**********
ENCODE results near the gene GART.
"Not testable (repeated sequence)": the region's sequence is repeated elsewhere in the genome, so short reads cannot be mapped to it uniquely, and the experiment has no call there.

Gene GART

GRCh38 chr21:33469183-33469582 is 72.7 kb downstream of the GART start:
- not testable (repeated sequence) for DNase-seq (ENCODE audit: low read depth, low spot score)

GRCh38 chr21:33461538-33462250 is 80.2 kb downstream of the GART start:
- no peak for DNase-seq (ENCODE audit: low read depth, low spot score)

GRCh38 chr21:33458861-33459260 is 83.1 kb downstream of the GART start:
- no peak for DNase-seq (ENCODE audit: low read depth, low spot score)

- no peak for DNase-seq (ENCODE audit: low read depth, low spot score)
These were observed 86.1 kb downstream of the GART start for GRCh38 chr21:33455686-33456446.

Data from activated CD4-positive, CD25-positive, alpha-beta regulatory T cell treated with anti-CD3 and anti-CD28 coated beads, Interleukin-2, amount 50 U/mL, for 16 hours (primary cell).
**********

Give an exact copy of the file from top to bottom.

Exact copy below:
ENCODE results near the gene GART.
"Not testable (repeated sequence)": the region's sequence is repeated elsewhere in the genome, so short reads cannot be mapped to it uniquely, and the experiment has no call there.

Gene GART

GRCh38 chr21:33469183-33469582 is 72.7 kb downstream of the GART start:
- not testable (repeated sequence) for DNase-seq (ENCODE audit: low read depth, low spot score)

GRCh38 chr21:33461538-33462250 is 80.2 kb downstream of the GART start:
- no peak for DNase-seq (ENCODE audit: low read depth, low spot score)

GRCh38 chr21:33458861-33459260 is 83.1 kb downstream of the GART start:
- no peak for DNase-seq (ENCODE audit: low read depth, low spot score)

- no peak for DNase-seq (ENCODE audit: low read depth, low spot score)
These were observed 86.1 kb downstream of the GART start for GRCh38 chr21:33455686-33456446.

Data from activated CD4-positive, CD25-positive, alpha-beta regulatory T cell treated with anti-CD3 and anti-CD28 coated beads, Interleukin-2, amount 50 U/mL, for 16 hours (primary cell).